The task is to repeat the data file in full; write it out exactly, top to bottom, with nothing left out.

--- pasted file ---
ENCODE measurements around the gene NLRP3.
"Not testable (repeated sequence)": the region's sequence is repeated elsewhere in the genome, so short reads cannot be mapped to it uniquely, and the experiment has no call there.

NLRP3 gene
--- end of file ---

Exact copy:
ENCODE measurements around the gene NLRP3.
"Not testable (repeated sequence)": the region's sequence is repeated elsewhere in the genome, so short reads cannot be mapped to it uniquely, and the experiment has no call there.

NLRP3 gene